Toronto, Jan. 19 (ANI): A Canadian-origin man, who masterminded an al-Qaeda-inspired terrorist plot to blow up Toronto targets, has been given life sentence in the stiffest punishment imposed to date under the country's antiterrorism laws.
Nearly the entire plan was hatched by Zakaria Amara, 24, Judge Durno said, whom he called the "directing mind of a plot that would have resulted in the most horrific crime Canada has ever seen."
Four years ago, Zakaria Amara, a university dropout, lived a secret life, pursuing a goal: bombing Canadian targets to force the government to end its military mission in Afghanistan, The Globe and Mail reports.
Amara will be eligible for parole in about six years, which will coincide with his 30th birthday. However, he must persuade authorities that he should regain his liberty.
Born to a Cypriot mother and Jordanian, Amara was baptized as a Christian. His family bounced around to several countries before immigrating to Canada.
In Toronto's suburbs, Amara steeped himself in fundamentalist Islam. After graduating high school, he dreamed of studying Islam in Medina. However, the Saudis denied him permission.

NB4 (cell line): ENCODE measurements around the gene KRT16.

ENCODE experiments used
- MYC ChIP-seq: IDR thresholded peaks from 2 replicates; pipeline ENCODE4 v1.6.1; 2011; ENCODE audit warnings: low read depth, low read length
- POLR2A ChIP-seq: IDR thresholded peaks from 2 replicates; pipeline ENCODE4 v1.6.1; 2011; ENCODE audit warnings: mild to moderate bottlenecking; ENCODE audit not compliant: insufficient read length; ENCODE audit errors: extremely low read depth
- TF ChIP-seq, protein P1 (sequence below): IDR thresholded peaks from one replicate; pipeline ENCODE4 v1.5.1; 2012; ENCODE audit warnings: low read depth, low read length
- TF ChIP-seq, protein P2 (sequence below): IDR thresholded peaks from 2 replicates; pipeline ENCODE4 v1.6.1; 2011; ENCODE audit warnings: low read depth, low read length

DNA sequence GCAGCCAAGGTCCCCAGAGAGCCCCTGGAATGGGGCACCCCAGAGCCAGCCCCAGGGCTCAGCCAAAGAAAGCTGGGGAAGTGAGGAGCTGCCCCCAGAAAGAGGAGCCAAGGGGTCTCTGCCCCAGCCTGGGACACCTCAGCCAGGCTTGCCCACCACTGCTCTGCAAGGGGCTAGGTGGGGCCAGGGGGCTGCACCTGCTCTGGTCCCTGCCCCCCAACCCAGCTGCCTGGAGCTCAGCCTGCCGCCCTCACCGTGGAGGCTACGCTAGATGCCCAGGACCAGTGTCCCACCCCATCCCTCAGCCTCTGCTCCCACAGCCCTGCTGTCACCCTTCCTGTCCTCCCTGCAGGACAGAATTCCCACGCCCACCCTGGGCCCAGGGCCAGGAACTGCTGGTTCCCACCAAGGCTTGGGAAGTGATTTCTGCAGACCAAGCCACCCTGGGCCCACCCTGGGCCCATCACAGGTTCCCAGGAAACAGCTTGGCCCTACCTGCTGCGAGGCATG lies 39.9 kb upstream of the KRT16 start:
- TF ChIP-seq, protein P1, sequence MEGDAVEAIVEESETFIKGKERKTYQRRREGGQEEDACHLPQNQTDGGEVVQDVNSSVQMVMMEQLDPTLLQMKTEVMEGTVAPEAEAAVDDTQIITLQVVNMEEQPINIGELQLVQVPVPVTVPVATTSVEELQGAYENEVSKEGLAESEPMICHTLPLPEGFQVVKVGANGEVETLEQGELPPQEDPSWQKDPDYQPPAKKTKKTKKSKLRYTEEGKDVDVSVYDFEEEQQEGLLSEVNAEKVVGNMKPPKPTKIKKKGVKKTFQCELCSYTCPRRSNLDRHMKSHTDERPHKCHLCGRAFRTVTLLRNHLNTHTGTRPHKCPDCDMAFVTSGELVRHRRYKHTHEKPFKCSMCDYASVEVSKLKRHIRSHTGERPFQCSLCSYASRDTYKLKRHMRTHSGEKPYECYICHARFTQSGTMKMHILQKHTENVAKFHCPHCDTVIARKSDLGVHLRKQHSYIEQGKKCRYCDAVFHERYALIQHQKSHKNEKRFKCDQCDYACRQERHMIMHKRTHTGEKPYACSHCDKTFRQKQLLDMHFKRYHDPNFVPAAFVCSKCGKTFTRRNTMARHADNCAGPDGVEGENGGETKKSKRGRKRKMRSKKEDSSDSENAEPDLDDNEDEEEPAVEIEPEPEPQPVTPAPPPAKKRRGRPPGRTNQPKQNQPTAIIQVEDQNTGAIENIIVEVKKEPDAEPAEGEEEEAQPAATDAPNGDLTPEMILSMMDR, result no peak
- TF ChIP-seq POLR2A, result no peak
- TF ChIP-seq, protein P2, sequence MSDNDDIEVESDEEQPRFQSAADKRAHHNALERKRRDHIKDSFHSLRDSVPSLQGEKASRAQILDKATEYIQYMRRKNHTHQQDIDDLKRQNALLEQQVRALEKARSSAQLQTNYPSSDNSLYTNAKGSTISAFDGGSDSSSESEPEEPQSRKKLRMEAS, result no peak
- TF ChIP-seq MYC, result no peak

He married, and struggled at his job as Canadian Tire gas station attendant to support his newborn daughter.
A desire for escape, defence lawyers say, led Amara to reinvent himself. By 2006, his life began to revolve around building truck bombs.
According to court documents, he hoped to explode massive truck bombs on a busy weekday at 9 a.m. in November, 2006.
Amara, now, said at his sentencing hearing last week that he no longer holds extremist views. His lawyers submitted a psychiatric report saying he is very capable of changing, and maybe already has. (ANI)